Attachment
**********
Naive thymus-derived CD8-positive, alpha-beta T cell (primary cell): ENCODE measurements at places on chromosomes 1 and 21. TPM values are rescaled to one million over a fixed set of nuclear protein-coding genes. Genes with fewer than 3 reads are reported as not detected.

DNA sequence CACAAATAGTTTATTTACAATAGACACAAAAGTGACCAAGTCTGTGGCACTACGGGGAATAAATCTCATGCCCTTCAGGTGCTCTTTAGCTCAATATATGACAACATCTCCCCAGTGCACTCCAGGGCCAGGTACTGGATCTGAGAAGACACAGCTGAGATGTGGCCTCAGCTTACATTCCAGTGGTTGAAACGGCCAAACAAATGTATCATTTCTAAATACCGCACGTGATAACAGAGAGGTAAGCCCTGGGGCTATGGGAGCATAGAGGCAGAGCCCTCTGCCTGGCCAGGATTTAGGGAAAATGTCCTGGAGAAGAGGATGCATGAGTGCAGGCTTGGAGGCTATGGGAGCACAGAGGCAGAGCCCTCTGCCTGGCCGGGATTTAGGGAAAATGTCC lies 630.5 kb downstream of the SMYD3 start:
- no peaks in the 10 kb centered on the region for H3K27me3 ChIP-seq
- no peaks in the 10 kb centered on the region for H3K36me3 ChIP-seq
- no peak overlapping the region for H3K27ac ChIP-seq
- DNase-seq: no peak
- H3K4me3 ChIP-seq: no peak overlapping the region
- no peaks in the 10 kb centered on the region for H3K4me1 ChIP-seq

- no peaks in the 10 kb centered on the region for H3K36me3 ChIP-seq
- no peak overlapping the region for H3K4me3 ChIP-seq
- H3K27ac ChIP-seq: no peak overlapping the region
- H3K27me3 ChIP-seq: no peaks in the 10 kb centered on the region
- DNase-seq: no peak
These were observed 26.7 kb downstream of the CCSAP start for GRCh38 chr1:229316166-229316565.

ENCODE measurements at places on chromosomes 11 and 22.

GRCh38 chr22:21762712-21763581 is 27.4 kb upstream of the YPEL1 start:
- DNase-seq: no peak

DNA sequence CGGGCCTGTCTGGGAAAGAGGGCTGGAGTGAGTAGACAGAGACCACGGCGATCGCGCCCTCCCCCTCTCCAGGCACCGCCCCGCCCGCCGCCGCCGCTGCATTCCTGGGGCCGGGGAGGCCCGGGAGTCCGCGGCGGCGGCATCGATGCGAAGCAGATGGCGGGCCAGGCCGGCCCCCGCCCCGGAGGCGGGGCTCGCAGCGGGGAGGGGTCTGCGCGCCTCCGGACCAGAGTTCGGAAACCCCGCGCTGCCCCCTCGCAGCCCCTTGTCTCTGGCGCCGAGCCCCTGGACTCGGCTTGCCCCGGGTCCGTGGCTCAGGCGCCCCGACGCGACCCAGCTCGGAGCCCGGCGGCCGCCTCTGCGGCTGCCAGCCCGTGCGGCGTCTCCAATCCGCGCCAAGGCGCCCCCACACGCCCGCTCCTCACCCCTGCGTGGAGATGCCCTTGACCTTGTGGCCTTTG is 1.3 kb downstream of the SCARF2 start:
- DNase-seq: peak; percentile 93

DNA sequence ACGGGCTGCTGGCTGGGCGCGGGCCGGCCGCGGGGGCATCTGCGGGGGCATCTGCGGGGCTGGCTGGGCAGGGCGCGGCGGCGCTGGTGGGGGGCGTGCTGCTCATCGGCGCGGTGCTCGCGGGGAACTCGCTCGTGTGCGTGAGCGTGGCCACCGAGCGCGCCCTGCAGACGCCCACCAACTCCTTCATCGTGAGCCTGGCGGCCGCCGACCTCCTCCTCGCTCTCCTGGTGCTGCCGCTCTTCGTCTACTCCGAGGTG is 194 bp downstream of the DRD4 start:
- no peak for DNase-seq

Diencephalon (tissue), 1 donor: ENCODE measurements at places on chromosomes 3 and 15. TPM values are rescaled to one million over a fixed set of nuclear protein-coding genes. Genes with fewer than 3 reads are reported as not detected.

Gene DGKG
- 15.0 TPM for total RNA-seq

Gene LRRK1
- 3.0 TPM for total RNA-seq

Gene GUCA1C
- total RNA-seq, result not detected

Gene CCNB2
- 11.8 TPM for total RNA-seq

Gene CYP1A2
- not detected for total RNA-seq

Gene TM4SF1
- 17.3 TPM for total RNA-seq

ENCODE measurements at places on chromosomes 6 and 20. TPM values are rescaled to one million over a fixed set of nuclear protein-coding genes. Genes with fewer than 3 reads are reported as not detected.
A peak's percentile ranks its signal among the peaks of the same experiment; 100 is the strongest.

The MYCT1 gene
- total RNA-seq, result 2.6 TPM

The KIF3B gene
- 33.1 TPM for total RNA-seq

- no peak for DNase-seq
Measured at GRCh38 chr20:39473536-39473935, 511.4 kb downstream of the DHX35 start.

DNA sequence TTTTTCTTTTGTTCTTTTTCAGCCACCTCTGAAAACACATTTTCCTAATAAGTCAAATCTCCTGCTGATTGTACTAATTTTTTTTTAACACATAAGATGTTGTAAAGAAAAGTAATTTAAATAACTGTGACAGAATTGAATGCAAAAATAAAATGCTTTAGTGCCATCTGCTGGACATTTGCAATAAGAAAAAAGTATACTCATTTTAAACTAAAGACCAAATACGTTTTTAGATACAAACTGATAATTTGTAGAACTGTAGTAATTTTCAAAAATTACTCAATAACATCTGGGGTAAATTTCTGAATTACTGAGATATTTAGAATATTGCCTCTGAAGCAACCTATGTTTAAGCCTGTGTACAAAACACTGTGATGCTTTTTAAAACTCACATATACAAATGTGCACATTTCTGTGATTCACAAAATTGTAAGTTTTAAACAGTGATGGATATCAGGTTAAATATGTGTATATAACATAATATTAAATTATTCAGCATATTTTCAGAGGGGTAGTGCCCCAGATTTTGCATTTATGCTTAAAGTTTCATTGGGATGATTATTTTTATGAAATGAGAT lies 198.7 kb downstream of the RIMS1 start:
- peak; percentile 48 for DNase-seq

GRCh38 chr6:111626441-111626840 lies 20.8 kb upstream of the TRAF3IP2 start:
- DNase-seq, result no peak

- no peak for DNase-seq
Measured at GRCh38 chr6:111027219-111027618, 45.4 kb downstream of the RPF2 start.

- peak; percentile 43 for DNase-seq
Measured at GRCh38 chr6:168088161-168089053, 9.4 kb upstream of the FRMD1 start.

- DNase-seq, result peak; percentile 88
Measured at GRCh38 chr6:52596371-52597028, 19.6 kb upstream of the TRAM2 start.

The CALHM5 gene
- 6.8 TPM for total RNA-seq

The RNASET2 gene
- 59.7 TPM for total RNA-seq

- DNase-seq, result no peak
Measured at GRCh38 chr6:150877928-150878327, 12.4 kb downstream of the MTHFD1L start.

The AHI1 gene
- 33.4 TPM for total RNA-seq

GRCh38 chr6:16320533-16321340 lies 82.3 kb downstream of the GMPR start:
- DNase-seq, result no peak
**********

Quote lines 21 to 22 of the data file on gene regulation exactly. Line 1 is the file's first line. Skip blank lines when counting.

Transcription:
- no peak for DNase-seq

Diencephalon (tissue), 1 donor: ENCODE measurements at places on chromosomes 3 and 15. TPM values are rescaled to one million over a fixed set of nuclear protein-coding genes. Genes with fewer than 3 reads are reported as not detected.